In its magnificent perpetual evergreen-scented grace, The Woodlands (is?)(are?)larger than most Texas cities, but that's hard to research since The Woodlands, isn't a city. It (The Woodlands) considers itself a "township" rather than a city. The name of the city/township/community starts with "The", which is even more creepy.

    As you know, TW is a lot different than Montrose. Your community was built so people could commute downtown without dealing with city life.

    Montrose is the core of Houston city life.

    Hey, it's obvious that you're shaking things up to promote conversation,and I'll take the bait this time. I understand The Woodlands is 92.36% white, and Houston isn't.

    But calling out a Montrose restaurant for "discrimination"?

    You live in The Woodlands.

    Reply
  15. 15

    Anonymous

    Albert, did you know that Griff's lets their neighbors in for free on St Patrick's day?

    It is a real pain during that week, but none of my neighbors complain, because they are trying to take care of those externalities.

    Life isn't fair.

    Get over it.

    Reply
  16. 16

    Morgan

    Sheesh, there are more trolls on here than under a Grimm fairy tale bridge.

    @GunsandTacos:
    "Montrose is the core of Houston city life." Okay, great. It's also host to some really swell crime stats, gentrification, zero lot line building, and vast oceans of pristine concrete. I like Montrose. But let's not pretend it has no flaws while you drip disdain for suburbia. Why do you have a dog in that fight? Did a mom (wearing a yoga outfit) in a Chevy Suburban with a "Woodlands Crew" sticker cut you off this morning?

    I do love your handle, by the way. It's truly awesome.

    As for the actual topic, here, I think the term "discrimination" is laughably applied here, but let's be clear, it's traffic/discussion bait… and it probably worked.

    Carry on, all.

    Reply
  17. 17

    Albert Nurick

    Hey, Jay!

    I was wondering when someone would bring up the Woodlands. I've lived here for about 6 years now, and the reality of living here was quite a bit different than what I feared it would be like. I was originally attracted by two things: Very affordable housing prices and a beautiful setting with lots of trees. Visually, it reminds me of the Memorial area, but with homes I could actually afford.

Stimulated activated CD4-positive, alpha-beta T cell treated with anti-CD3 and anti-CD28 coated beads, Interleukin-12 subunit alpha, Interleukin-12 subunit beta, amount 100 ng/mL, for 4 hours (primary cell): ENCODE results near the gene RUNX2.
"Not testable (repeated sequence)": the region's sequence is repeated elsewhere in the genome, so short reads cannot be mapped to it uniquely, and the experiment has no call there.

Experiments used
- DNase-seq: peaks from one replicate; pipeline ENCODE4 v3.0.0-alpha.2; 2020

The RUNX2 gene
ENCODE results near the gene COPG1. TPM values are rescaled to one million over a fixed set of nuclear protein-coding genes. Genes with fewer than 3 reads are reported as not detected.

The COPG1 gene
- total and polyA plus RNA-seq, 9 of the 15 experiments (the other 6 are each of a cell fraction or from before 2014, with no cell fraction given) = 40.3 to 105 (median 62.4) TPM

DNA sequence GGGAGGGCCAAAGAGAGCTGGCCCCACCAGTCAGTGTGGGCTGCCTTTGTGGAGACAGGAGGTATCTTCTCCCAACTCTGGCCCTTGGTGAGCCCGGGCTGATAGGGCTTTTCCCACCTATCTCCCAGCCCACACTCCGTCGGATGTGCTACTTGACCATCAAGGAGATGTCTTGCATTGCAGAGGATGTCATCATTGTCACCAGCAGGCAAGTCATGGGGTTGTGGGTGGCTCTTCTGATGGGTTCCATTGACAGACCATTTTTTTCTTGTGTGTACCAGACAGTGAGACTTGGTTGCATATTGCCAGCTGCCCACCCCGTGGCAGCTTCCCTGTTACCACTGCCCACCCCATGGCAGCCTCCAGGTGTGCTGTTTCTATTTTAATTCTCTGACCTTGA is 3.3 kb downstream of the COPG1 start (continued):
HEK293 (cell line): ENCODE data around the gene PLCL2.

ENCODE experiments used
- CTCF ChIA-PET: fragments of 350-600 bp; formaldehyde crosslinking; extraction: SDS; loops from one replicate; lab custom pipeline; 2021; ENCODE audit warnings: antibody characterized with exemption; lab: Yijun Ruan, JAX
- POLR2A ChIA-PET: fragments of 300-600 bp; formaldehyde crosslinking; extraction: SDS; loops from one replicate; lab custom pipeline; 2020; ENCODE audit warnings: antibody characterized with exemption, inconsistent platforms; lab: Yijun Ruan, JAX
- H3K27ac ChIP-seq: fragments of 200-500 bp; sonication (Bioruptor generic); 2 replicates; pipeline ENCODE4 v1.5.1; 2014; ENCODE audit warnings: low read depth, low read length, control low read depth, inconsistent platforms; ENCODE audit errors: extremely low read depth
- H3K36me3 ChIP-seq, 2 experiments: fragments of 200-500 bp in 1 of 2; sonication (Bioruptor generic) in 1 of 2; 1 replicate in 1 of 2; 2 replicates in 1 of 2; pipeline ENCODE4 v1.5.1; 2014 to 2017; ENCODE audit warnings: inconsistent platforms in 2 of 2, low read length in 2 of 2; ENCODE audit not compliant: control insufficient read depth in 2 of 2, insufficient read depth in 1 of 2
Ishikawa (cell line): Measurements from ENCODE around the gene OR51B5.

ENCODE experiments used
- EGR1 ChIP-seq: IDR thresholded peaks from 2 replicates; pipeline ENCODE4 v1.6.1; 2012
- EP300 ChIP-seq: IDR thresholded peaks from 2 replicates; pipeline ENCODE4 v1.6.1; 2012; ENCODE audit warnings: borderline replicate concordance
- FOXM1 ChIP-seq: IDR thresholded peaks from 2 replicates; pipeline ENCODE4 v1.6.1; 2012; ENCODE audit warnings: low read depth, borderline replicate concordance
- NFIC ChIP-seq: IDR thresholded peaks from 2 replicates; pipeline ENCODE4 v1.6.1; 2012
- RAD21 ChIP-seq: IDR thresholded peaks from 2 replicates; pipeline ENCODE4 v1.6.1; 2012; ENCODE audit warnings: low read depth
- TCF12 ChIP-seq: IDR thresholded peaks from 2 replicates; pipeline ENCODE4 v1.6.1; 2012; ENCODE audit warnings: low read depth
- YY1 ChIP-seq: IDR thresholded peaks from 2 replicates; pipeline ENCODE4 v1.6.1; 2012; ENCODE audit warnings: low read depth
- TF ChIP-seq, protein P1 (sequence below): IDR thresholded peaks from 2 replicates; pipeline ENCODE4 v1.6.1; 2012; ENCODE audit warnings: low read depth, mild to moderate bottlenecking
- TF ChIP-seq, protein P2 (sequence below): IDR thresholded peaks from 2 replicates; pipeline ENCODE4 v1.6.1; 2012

While you're right about the neighborhood associations enforcing community standards, it's no more strict than many similar associations across the area. You'd better keep your property clean and in good repair, but our teens blast their music when they're driving around. Plenty of them are spoiled, but that's hardly a problem unique to this area.

    Crime isn't unknown out here, some local businesses thrive while others go out of business. I never got grief for the 1989 Jeep Cherokee that sat pretty mich immobile in my driveway for five years. (It sold recently to a neighbor and became his daughter's first car, much to my bride's joy.)

    The Woodlands does have a lot of white residents – a quick drive around town will confirm that. But everyone is welcome.

    One of my favorite pizza joints is owned by an African-American family whose son played on our son's baseball team; the owner is an Alabama alum and he gave me no end of grief when they beat UT a couple of years ago. A very successful Italian restaurant is run by a family that immigrated from Italy; their 13-year-old son can frequently be found waiting tables. Just down the road from where I live a couple from south of the border have a taco truck set up; they've built an outdoor pavilion that's packed at lunchtime.

    What I've not seen is discrimination against outsiders. Everyone is welcome to visit or move here, and everyone pays the same prices. One bit of misinformation is that only mansions are found in the Woodlands. Within a half-mile of my house you'll find 2 million dollar mansions, and you'll also find $120K homes. All are surrounded by trees, all enjoy the benefits of the great community services, and all mingle at the local restaurants, school events, and little league fields.

    So if you're trying to hold up the Woodlands as some sort of example of discrimination, you might want to stop by and see what the town is actually like; a bunch of the stereotypes bandied about by folks who'd never set foot outside the Loop are sadly mistaken.

    Here in the Woodlands, you don't see protests about Walmart opening a new store. And you don't see establishments offering specials that require you to prove your residency in order to get the best deal.

    Reply
  18. 18

    fraze

    I believe the first time I saw the tweet from El real some time back it was introduced as I read it to be a part of the community type event. As in El real is a part of the Montrose community. For full disclosure I'm not far from Albert just outside the bubble.

    Reply
  19. 19

    Anonymous

    Discrimination sucks. Charging a different price based on neighborhood is almost as bad as basing it on race. Wouldn't want all the brown folks from nearby neighborhoods coming in to save money, right?

    Reply
    1. 19.1

      Anonymous

      This is rediculous, clearly you are not aware of how many "brown folk" live in Montrose.

      Reply
  20. 20

    Anonymous

    From today's B-4-u eat:

    "Hey Jim! If your first name is Jim (not middle or last), on Tuesday, Dec 6 Red Robin will serve you a FREE Sweet Jim Beam Bacon Swiss Burger. This offer is extended to guests whose first name is Jim or a derivative of Jim, including James, Jamie, Jimmy, Jimbo and Jameson – must have photo ID"

    Reply
  21. 21

    Anonymous

    I pay tax when I buy something from a Texas business. I don't pay tax when I buy from a Louisiana business. Do I therefore conclude that I live in the wrong state and it's unfair? No. I don't.

    Reply
  22. 22

    Anonymous

    Is a discount for bad food a good thing?

    Reply

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Great deal at El Real – for selected people

by Albert Nurick time to read: 1 min
23